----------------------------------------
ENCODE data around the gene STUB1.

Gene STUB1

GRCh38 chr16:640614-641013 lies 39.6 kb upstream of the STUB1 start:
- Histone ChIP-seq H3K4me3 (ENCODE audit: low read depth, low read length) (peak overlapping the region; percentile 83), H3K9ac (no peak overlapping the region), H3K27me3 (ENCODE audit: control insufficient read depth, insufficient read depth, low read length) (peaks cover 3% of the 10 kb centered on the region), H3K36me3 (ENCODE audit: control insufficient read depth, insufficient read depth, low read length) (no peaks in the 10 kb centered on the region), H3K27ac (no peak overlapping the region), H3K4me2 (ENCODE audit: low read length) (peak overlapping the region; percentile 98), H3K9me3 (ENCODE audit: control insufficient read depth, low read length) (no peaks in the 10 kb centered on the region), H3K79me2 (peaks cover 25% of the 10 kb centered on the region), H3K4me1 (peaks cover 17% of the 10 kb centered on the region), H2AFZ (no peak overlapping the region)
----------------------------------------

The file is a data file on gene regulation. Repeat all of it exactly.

ENCODE data around the gene STUB1.

Gene STUB1

GRCh38 chr16:640614-641013 lies 39.6 kb upstream of the STUB1 start:
- Histone ChIP-seq H3K4me3 (ENCODE audit: low read depth, low read length) (peak overlapping the region; percentile 83), H3K9ac (no peak overlapping the region), H3K27me3 (ENCODE audit: control insufficient read depth, insufficient read depth, low read length) (peaks cover 3% of the 10 kb centered on the region), H3K36me3 (ENCODE audit: control insufficient read depth, insufficient read depth, low read length) (no peaks in the 10 kb centered on the region), H3K27ac (no peak overlapping the region), H3K4me2 (ENCODE audit: low read length) (peak overlapping the region; percentile 98), H3K9me3 (ENCODE audit: control insufficient read depth, low read length) (no peaks in the 10 kb centered on the region), H3K79me2 (peaks cover 25% of the 10 kb centered on the region), H3K4me1 (peaks cover 17% of the 10 kb centered on the region), H2AFZ (no peak overlapping the region)